Anyway, once more: Inflation does not make your real wage fall.

Popular inflation myth #2: "Inflation punishes savers."

This one is partly right. Surprise inflation punishes past savers, because inflation redistributes wealth from creditors (past savers) to debtors (past borrowers). But in the future, interest rates will adjust to take inflation into account. That's called the Fisher Equation:
So if inflation goes up (and if it's a surprise), future savers will be OK, because they will demand — and get — higher interest rates.

OK, so there are the popular myths. What about the benefits of inflation?

Inflation benefit #1: Your debt goes away.

Chances are, if you're young and have a mortgage (and maybe some car loans too), you are almost certainly a net borrower. Even if you have some savings, they are probably outweighed by the mortgage. Which means that inflation makes you richer. Remember, surprise inflation helps debtors and hurts creditors. Who are debtors? Mostly the young and the poor. Who are creditors? Mostly the old and the rich.

Now you hopefully see why many conservatives don't like inflation!

Inflation benefit #2: The federal government debt goes away.

All that scary federal government debt! Slows down economic growth, right? Well realize that when there's inflation, the value of the federal government's debt erodes, just like your mortgage! Debt stays the same in cash terms, but nominal GDP goes up, so the debt-to-GDP ratio goes down! That high inflation in the postwar era is exactly how we got rid of our huge World War II debt.

And remember that today's government debt is tomorrow's taxes. Inflation therefore reduces the size of your future taxes. Inflation is a future tax cut! Remember, inflation means the value of a U.S. dollar goes down. But the dollar value of the debt does not change. So inflation allows you to pay off your share of the government debt with "funny money"! Awesome, right?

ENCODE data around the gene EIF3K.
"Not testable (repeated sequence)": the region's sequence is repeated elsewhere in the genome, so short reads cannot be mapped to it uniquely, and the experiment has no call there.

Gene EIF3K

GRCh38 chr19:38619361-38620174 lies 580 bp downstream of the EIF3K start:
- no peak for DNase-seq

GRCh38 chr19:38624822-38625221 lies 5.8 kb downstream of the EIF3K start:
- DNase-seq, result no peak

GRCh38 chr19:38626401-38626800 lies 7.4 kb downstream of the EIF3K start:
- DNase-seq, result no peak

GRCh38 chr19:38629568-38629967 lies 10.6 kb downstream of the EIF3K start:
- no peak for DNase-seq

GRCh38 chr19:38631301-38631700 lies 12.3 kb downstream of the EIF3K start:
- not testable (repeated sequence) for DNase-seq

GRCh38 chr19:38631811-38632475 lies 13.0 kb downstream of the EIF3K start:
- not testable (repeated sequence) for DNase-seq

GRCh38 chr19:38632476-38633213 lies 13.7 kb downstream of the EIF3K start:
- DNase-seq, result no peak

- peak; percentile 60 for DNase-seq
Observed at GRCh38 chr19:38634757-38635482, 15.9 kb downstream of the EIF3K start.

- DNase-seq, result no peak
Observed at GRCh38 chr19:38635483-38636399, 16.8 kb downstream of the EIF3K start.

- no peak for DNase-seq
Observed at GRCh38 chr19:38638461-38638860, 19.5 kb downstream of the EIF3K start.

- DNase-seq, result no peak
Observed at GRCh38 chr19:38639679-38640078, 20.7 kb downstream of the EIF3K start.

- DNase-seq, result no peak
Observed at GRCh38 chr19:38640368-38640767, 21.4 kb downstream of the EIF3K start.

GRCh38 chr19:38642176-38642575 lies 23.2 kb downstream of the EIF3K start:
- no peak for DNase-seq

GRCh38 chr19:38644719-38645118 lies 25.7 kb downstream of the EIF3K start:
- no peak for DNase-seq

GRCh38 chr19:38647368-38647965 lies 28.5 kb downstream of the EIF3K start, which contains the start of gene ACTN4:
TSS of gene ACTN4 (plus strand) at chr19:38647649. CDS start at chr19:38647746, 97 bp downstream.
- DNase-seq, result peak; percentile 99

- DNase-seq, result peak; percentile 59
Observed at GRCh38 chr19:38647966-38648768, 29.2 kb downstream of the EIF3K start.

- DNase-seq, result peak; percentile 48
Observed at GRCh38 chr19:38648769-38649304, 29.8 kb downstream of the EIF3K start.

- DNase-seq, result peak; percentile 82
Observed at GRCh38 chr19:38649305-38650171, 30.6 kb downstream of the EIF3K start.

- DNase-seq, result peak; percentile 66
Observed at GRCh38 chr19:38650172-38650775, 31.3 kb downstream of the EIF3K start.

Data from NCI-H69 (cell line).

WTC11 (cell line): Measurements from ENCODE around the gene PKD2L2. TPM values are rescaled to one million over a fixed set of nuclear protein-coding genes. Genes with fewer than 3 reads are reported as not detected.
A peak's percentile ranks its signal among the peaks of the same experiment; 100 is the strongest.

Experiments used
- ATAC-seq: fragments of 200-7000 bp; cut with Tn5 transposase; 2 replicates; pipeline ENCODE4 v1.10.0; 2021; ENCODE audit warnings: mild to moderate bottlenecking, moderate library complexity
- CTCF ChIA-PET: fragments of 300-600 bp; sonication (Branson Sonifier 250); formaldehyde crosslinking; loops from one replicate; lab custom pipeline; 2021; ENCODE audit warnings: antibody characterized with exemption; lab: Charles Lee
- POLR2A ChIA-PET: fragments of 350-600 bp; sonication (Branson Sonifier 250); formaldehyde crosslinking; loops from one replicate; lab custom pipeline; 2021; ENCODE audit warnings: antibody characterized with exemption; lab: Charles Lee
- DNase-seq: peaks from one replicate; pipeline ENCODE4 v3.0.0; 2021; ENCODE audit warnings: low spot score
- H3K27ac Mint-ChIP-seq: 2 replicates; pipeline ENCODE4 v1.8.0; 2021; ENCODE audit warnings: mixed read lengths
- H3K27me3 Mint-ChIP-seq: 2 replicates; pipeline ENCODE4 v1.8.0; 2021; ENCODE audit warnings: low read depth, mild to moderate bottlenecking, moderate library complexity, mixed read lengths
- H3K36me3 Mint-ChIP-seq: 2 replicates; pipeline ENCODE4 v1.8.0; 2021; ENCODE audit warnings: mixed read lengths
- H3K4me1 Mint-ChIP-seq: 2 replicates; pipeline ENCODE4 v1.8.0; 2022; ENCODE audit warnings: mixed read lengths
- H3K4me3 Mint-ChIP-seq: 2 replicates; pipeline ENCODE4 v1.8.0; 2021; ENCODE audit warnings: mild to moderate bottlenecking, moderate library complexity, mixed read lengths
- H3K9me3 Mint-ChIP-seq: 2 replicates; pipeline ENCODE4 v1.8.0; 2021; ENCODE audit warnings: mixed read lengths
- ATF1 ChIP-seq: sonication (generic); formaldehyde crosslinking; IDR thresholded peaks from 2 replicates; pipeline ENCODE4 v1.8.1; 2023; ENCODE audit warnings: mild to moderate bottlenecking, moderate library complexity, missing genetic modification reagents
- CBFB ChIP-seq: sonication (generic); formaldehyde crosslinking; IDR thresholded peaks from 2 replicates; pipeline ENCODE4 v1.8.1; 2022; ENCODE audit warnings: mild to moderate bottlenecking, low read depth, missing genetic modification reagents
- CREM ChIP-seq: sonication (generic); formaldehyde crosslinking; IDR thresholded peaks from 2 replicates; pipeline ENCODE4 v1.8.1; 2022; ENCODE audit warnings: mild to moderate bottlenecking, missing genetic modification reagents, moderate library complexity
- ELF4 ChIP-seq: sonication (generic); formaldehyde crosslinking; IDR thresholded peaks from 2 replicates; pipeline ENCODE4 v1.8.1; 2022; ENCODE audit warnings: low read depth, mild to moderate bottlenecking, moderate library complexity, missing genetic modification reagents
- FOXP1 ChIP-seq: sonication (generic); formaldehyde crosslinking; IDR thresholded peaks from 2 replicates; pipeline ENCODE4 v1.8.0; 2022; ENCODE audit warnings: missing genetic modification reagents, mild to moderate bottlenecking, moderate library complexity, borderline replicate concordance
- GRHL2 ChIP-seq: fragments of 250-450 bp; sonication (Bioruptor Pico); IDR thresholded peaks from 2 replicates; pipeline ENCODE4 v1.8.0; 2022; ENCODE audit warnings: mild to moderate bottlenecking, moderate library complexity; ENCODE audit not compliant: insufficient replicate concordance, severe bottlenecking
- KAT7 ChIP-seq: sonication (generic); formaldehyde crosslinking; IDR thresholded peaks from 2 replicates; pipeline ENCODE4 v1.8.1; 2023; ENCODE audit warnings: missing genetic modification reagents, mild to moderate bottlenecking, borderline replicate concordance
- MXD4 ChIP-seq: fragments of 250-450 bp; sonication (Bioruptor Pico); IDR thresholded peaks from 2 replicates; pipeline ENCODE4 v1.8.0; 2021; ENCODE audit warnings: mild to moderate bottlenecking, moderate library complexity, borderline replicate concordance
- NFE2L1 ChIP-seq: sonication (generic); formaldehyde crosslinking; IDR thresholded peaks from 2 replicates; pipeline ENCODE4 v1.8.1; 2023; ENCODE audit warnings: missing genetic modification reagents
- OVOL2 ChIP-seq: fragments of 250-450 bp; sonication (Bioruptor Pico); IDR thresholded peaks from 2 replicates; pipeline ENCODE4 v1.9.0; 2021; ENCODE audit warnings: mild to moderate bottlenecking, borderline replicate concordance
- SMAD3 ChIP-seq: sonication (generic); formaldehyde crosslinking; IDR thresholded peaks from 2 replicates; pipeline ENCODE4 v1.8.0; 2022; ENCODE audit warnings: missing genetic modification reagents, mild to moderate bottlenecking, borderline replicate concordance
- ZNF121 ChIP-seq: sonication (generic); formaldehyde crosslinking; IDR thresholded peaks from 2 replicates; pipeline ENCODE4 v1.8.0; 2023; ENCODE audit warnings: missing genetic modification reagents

Inflation benefit #3: "Balance sheet recession" might go away!

Lots of people believe that the U.S. and other rich countries are experiencing sluggish growth because they are still "deleveraging" — in other words, reducing their total stock of gross debt. Now, that's a controversial theory. But if it's true, it means that inflation would help America deleverage and get back on its feet faster. Essentially, inflation is a partial debt jubilee.

Now, I have to be fair, so I should mention that of course inflation has its costs as well. One of these is the pure nuisance cost — constantly changing prices is a nuisance, and that nuisance can become extremely economically damaging in a hyperinflation. Second, high inflation leads to variable inflation, increasing uncertainty and depressing investment. And finally there might even be government moral hazard; if the government decides it can simply inflate away its debt, it might engage in more irresponsible spending. These costs are all especially severe for higher levels of inflation.

But anyway I hope, after reading this, that you will be a little more wary of all those warnings about the evils of inflation. Stop listening to poorly informed politicians, "Austrian" forum trolls, and your uncle who thinks he's still in the 70s. Inflation does not rob the poor man of his hard-earned wages; in fact, it is more likely to unburden the poor man from his crippling debt. And inflation helps get rid of all that debt, both public and private, that many people believe is clogging up our economic system.

We don't want to let inflation get out of hand. But a higher Fed inflation target for the next decade — say, four percent or five percent, instead of our current two percent — would probably be a good thing for most Americans.